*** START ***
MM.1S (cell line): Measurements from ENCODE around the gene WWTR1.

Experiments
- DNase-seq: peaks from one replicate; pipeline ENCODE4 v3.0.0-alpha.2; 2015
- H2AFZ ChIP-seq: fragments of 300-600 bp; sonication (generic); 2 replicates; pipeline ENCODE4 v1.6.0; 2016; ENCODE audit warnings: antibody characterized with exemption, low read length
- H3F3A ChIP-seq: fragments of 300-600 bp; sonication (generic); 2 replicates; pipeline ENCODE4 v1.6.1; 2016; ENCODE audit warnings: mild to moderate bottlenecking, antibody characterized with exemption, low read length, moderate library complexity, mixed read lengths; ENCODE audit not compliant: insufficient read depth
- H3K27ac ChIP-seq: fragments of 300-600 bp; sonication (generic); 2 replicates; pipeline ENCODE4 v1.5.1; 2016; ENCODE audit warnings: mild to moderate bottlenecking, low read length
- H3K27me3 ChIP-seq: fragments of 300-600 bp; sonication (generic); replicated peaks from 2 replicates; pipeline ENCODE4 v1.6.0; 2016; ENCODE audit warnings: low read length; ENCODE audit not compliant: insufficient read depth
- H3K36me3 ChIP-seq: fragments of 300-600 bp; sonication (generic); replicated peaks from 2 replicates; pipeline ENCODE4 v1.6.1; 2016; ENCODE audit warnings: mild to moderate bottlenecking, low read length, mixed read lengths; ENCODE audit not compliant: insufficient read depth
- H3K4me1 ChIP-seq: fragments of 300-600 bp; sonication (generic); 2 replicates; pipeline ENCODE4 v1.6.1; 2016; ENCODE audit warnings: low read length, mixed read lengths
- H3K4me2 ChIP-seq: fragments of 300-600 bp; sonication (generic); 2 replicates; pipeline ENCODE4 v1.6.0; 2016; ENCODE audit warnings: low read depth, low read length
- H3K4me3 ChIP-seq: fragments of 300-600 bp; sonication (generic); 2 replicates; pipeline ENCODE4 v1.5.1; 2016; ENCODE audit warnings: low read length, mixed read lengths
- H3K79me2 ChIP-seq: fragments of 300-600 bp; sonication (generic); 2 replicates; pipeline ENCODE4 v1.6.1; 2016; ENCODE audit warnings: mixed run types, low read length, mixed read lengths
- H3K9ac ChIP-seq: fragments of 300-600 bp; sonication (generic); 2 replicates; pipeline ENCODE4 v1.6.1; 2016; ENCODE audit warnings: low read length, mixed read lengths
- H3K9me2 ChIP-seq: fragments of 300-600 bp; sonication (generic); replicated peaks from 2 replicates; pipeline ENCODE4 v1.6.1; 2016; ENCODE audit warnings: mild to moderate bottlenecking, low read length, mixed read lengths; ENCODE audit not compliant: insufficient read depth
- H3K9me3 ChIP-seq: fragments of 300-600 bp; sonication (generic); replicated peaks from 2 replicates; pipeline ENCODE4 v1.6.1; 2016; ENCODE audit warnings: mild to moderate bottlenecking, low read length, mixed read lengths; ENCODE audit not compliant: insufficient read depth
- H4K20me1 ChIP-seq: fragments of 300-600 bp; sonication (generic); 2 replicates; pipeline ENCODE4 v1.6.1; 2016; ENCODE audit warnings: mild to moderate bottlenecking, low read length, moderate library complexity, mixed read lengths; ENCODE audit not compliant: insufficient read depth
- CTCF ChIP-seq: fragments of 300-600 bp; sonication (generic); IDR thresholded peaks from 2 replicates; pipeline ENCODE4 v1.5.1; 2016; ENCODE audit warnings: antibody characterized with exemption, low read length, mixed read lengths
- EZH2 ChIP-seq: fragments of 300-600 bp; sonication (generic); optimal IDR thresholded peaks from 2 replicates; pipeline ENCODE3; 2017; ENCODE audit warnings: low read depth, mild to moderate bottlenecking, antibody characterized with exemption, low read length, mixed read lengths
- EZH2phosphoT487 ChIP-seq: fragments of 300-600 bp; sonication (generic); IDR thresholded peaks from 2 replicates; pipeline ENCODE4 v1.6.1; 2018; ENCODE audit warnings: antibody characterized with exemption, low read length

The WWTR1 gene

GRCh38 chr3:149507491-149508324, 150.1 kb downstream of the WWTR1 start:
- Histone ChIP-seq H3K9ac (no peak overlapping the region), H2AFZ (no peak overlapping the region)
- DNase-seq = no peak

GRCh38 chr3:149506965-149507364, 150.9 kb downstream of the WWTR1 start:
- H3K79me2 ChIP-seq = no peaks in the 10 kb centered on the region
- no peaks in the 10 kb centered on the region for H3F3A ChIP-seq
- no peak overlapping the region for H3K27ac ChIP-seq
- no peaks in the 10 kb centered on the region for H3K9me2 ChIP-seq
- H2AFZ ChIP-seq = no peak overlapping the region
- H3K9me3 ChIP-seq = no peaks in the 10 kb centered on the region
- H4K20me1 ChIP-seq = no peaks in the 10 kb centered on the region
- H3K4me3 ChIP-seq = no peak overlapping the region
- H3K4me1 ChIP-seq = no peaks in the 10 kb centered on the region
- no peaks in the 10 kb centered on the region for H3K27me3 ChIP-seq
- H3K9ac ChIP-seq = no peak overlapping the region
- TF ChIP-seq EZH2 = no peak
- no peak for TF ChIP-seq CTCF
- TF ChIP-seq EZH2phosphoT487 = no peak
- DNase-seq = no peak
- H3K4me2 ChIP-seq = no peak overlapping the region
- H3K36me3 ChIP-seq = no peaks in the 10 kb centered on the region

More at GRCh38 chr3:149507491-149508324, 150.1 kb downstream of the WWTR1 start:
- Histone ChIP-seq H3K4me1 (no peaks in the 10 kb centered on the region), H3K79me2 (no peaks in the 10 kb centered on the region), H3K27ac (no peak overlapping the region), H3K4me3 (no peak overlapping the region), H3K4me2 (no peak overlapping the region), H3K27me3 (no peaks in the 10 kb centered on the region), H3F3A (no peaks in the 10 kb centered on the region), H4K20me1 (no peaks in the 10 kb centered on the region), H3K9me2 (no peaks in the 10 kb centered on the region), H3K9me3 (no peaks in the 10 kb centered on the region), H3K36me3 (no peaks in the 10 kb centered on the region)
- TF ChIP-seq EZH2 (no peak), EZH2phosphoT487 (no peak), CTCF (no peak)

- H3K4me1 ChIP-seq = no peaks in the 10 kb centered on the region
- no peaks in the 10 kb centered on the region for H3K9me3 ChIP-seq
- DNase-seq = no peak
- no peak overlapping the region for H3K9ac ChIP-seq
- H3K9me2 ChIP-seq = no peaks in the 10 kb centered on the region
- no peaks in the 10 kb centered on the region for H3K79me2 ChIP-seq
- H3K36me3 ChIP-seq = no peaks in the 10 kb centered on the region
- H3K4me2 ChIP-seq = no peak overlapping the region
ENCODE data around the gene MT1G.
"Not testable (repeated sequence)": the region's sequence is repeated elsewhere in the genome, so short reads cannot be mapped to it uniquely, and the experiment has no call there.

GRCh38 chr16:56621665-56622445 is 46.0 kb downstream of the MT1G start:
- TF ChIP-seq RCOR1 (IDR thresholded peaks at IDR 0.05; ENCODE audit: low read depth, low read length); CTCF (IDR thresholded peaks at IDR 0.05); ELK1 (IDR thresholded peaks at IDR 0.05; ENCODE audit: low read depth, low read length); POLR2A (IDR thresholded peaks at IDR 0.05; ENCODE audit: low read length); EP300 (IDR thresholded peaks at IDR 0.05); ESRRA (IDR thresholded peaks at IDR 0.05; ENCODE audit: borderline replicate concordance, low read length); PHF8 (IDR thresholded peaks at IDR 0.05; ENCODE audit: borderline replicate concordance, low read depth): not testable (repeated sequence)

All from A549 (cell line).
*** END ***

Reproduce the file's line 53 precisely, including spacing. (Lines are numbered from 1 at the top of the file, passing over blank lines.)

ENCODE data around the gene MT1G.